The Tokyo District Court on Tuesday denied former Nissan Motor Co Ltd Chairman Carlos Ghosn’s request for release on bail after his indictment last week on two new charges, making it likely the once-feted executive remains jailed for months.
Lawyers for Ghosn have appealed the decision and could receive a response within the next day.
Ghosn awaits a lengthy criminal trial that could be as long as six months away, his lawyers have said. It is rare in Japan for defendants who deny their charges to be granted bail ahead of trial.
The executive has remained in a detention centre in Tokyo since Nov. 19, when he was first arrested on allegations of under-reporting his salary for five years through 2015.
The court did not give a reason for denying bail. At a hearing last week, when his lawyers asked for reasons for his continued detention, the court cited concerns that Ghosn would try to flee or tamper with evidence.
Ghosn was indicted on Friday on charges of aggravated breach of trust for temporarily transferring personal investment losses to Nissan in 2008, and understating his salary for three additional years through March 2018. He has denied the charges.
His arrest sent shock waves through the auto industry and rocked Nissan’s alliance with Mitsubishi Motors Corp and France’s Renault SA.
Ghosn, who masterminded Nissan’s financial turnaround two decades ago, has since been removed from chairmanship positions at Nissan and Mitsubishi, but remains chairman and chief executive at Renault.
The French government, Renault’s biggest shareholder, said it supports Renault’s decision to keep Ghosn at its helm unless it becomes clear he will be “chronically incapacitated” by the Japanese investigation, officials said on Monday.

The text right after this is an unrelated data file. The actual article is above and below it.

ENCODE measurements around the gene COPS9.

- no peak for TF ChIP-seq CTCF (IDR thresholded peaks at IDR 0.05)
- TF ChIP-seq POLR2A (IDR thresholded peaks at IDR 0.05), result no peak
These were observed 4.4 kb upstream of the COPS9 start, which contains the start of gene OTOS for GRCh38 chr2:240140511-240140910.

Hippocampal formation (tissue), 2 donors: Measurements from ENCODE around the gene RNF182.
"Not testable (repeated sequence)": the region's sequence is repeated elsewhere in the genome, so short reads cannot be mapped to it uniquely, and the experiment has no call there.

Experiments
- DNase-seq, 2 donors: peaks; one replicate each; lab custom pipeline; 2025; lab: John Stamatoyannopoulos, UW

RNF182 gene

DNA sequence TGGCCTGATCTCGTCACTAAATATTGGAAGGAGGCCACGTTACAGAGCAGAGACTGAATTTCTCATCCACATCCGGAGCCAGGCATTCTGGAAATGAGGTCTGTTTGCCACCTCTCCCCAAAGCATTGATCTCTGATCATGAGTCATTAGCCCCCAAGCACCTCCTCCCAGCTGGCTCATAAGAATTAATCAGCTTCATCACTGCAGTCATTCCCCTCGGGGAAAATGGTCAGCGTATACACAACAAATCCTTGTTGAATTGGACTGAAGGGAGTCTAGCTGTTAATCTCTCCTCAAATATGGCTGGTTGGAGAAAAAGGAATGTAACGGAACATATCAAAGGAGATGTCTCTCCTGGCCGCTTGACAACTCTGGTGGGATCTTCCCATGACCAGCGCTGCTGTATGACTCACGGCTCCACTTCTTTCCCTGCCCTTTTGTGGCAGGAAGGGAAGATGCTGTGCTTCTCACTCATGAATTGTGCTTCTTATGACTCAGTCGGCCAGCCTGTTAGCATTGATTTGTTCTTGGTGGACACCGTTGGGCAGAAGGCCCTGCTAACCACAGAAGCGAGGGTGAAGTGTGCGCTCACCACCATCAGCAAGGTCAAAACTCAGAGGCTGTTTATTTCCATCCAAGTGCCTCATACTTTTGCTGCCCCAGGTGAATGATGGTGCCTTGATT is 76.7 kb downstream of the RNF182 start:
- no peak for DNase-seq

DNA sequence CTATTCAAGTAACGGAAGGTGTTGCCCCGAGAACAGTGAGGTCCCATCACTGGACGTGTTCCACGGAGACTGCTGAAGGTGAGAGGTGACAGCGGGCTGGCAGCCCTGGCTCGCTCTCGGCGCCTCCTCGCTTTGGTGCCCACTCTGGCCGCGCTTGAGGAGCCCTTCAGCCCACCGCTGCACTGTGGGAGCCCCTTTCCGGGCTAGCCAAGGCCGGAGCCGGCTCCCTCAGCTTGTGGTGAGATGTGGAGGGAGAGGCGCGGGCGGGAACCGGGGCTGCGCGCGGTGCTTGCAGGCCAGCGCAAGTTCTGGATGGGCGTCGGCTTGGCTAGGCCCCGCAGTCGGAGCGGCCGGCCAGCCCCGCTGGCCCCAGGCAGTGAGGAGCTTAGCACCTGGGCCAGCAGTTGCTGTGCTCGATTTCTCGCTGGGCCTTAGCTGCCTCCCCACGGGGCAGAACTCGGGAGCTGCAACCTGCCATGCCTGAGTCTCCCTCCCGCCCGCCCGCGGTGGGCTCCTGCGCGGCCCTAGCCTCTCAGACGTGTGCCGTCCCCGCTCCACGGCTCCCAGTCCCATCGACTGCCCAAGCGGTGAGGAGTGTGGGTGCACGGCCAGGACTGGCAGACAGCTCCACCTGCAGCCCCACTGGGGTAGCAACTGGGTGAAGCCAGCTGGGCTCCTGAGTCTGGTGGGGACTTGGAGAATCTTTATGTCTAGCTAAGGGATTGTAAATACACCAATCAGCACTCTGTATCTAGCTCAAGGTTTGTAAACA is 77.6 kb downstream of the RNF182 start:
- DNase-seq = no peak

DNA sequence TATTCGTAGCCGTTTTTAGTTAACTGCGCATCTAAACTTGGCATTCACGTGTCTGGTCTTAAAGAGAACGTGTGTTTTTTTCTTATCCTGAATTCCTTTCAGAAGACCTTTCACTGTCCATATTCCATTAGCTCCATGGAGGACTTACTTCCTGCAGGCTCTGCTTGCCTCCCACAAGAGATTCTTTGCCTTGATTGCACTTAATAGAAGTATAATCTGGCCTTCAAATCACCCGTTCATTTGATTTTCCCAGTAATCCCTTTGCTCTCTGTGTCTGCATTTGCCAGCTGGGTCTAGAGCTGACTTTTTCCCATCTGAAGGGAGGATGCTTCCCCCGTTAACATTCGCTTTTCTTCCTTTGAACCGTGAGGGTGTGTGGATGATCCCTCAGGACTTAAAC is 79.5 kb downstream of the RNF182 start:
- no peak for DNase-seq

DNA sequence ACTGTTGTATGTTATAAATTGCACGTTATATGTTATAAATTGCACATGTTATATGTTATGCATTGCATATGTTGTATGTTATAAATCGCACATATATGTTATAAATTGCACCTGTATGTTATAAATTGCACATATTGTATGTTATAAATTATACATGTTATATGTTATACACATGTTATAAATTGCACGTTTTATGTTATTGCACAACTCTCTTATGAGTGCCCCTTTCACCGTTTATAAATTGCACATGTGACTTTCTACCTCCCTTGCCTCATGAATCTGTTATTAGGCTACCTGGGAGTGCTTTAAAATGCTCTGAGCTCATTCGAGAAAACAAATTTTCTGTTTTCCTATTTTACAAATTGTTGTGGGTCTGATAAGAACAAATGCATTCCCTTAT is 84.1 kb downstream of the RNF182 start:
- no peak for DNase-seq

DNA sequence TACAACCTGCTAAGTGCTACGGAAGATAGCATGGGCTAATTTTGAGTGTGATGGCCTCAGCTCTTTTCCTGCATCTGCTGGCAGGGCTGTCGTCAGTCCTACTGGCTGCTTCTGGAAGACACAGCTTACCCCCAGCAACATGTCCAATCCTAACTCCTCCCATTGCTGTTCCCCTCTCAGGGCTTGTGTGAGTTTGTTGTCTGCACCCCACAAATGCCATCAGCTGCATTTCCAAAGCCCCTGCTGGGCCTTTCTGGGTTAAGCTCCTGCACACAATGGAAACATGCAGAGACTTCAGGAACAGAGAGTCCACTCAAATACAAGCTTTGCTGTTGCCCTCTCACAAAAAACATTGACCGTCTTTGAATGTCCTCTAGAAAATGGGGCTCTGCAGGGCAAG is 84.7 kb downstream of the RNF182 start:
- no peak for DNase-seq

The prospect of a lengthy detention could increase pressure on the Renault board and shareholders including France’s government to appoint permanent new leadership for the car maker.
Tuesday is likely to see “important developments” in relation to that question, one French official said.
The case has also put Japan’s criminal justice system under international scrutiny and sparked criticism for some of its practices, including keeping suspects in detention for long periods and prohibiting defence lawyers from being present during interrogations, which can last eight hours a day.
Ghosn’s wife, Carole Ghosn, has complained about her husband’s “harsh treatment” in detention, including being held in a small, unheated room and being pressured by prosecutors to confess, according to a letter she wrote to Human Rights Watch’s Japan director Kanae Doi.
She urged the group to “shine a light on the harsh treatment of my husband and the human rights-related inequities inflicted upon him by the Japanese justice system.”
Doi said in an e-mail to Reuters that the country’s justice system “certainly warrants the international pressure and attention it is getting now.”
Doi also forwarded a comment from Human Rights Watch Asia Director Brad Adams, who in an opinion piece published in the Diplomat magazine on Thursday said, “Ghosn’s case is emblematic of serious and long-standing problems in Japan’s criminal justice system, which affect ordinary Japanese citizens on a daily basis.”
Japan’s Ministry of Justice was unreachable for comment outside of business hours.